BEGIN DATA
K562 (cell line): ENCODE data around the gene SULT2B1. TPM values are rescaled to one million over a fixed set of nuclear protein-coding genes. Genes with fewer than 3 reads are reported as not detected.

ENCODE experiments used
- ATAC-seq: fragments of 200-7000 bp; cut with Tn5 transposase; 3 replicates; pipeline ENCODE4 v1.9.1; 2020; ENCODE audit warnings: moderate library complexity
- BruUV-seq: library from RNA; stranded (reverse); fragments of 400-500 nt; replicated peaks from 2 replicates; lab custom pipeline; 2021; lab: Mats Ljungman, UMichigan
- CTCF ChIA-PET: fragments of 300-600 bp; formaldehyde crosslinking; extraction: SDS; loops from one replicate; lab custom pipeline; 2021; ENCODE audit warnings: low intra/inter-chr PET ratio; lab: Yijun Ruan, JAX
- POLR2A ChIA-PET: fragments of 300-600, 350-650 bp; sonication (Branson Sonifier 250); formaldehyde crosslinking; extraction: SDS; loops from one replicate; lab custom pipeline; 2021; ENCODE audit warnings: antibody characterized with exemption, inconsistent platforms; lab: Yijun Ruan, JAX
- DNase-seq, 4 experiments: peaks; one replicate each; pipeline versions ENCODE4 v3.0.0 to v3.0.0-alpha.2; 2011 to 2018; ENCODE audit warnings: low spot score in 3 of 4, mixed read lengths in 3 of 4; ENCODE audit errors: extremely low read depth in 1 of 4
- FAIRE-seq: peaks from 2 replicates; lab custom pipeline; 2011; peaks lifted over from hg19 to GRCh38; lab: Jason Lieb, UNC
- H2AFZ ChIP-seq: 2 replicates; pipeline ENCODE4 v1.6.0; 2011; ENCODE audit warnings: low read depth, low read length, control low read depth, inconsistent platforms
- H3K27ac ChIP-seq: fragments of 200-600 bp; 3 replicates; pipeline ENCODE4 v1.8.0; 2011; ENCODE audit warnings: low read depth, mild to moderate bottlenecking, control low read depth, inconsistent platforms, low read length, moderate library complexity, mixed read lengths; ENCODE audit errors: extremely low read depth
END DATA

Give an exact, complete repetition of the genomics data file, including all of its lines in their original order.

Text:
K562 (cell line): ENCODE data around the gene SULT2B1. TPM values are rescaled to one million over a fixed set of nuclear protein-coding genes. Genes with fewer than 3 reads are reported as not detected.

ENCODE experiments used
- ATAC-seq: fragments of 200-7000 bp; cut with Tn5 transposase; 3 replicates; pipeline ENCODE4 v1.9.1; 2020; ENCODE audit warnings: moderate library complexity
- BruUV-seq: library from RNA; stranded (reverse); fragments of 400-500 nt; replicated peaks from 2 replicates; lab custom pipeline; 2021; lab: Mats Ljungman, UMichigan
- CTCF ChIA-PET: fragments of 300-600 bp; formaldehyde crosslinking; extraction: SDS; loops from one replicate; lab custom pipeline; 2021; ENCODE audit warnings: low intra/inter-chr PET ratio; lab: Yijun Ruan, JAX
- POLR2A ChIA-PET: fragments of 300-600, 350-650 bp; sonication (Branson Sonifier 250); formaldehyde crosslinking; extraction: SDS; loops from one replicate; lab custom pipeline; 2021; ENCODE audit warnings: antibody characterized with exemption, inconsistent platforms; lab: Yijun Ruan, JAX
- DNase-seq, 4 experiments: peaks; one replicate each; pipeline versions ENCODE4 v3.0.0 to v3.0.0-alpha.2; 2011 to 2018; ENCODE audit warnings: low spot score in 3 of 4, mixed read lengths in 3 of 4; ENCODE audit errors: extremely low read depth in 1 of 4
- FAIRE-seq: peaks from 2 replicates; lab custom pipeline; 2011; peaks lifted over from hg19 to GRCh38; lab: Jason Lieb, UNC
- H2AFZ ChIP-seq: 2 replicates; pipeline ENCODE4 v1.6.0; 2011; ENCODE audit warnings: low read depth, low read length, control low read depth, inconsistent platforms
- H3K27ac ChIP-seq: fragments of 200-600 bp; 3 replicates; pipeline ENCODE4 v1.8.0; 2011; ENCODE audit warnings: low read depth, mild to moderate bottlenecking, control low read depth, inconsistent platforms, low read length, moderate library complexity, mixed read lengths; ENCODE audit errors: extremely low read depth